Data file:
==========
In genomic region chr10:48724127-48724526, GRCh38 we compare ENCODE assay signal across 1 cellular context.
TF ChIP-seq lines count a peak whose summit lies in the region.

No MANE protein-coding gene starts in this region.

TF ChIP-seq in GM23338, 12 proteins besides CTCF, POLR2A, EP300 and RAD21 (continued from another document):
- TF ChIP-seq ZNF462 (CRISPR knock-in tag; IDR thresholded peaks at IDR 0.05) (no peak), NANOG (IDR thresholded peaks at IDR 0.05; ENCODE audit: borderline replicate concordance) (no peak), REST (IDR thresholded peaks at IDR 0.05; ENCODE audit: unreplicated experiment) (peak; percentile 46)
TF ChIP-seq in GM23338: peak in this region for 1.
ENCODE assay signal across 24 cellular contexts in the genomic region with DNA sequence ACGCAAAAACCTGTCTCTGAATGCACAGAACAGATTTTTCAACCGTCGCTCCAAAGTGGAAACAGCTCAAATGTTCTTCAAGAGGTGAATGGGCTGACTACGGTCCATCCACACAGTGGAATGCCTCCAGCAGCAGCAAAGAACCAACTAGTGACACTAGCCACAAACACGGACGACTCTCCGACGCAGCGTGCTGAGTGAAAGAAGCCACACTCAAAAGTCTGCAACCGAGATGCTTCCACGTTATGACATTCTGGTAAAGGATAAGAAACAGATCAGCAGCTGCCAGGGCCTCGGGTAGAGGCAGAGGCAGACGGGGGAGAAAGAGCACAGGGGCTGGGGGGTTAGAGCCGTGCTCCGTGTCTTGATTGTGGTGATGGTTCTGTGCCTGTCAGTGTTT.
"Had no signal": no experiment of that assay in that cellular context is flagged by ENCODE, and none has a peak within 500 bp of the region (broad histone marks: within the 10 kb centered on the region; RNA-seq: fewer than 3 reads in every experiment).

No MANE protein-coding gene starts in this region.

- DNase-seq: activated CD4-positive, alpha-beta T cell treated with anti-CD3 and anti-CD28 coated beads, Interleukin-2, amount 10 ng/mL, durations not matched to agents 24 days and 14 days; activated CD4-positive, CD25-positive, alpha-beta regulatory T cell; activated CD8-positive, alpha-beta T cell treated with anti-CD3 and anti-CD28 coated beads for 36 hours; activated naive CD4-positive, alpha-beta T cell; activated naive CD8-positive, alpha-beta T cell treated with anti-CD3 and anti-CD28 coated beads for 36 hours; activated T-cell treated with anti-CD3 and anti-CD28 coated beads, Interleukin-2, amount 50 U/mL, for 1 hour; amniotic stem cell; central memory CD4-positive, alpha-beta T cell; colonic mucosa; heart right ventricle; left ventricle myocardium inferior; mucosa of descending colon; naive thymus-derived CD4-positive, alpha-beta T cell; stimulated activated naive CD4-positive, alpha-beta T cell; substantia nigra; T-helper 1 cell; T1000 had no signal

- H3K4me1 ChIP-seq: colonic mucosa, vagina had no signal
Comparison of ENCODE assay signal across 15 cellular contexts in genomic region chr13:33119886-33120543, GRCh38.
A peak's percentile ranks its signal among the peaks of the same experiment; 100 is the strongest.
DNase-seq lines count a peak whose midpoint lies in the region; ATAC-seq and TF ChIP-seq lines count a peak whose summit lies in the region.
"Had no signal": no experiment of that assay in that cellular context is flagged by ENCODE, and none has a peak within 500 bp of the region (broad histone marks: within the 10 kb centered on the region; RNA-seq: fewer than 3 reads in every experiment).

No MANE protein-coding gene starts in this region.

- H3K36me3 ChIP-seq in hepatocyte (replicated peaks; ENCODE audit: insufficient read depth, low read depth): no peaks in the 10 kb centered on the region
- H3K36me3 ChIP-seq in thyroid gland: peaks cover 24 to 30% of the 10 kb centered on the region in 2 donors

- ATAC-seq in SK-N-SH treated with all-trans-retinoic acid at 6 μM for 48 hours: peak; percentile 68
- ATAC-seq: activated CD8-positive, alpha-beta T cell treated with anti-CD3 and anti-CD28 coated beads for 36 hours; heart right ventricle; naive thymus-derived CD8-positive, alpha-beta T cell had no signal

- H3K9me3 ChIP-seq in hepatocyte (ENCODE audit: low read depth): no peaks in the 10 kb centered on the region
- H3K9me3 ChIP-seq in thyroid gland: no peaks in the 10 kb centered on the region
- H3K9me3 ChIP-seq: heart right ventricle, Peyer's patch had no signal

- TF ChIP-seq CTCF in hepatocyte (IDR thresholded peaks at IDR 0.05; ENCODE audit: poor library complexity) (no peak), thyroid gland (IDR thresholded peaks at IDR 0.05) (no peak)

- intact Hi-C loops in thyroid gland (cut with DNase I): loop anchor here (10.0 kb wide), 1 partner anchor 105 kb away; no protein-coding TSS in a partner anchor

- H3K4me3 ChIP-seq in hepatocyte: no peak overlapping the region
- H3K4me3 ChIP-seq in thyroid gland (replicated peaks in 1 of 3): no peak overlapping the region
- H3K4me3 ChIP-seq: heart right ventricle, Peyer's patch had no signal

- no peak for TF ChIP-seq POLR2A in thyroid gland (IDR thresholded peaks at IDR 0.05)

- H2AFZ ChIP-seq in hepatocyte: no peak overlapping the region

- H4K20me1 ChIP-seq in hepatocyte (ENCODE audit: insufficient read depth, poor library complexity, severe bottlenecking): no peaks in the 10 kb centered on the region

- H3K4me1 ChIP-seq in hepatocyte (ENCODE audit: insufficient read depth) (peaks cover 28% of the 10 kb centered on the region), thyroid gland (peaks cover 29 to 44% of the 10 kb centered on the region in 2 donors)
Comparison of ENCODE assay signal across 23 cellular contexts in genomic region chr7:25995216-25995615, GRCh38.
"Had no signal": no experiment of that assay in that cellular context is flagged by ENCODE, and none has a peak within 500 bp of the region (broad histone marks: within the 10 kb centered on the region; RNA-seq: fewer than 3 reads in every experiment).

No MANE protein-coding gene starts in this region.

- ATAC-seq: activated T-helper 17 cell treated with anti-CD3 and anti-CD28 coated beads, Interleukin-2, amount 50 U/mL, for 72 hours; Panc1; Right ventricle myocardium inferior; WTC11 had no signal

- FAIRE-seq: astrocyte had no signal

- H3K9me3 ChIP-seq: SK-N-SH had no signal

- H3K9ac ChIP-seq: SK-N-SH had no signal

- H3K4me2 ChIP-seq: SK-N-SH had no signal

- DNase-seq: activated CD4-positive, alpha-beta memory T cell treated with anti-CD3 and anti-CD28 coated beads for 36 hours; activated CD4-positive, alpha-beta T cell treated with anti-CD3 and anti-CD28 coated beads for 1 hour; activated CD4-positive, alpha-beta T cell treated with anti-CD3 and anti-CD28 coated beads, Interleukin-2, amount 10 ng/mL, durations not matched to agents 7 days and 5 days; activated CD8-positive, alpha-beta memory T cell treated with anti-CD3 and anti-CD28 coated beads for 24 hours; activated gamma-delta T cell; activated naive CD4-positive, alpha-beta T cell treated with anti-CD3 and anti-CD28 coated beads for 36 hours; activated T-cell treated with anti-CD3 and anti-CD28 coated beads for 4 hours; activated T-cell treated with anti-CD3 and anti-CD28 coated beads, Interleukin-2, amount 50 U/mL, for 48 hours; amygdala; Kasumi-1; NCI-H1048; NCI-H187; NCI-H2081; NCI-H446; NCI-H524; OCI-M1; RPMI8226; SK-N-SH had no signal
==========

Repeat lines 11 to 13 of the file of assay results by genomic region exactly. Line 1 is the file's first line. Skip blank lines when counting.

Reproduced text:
- H3K4me1 ChIP-seq: colonic mucosa, vagina had no signal
Comparison of ENCODE assay signal across 15 cellular contexts in genomic region chr13:33119886-33120543, GRCh38.
A peak's percentile ranks its signal among the peaks of the same experiment; 100 is the strongest.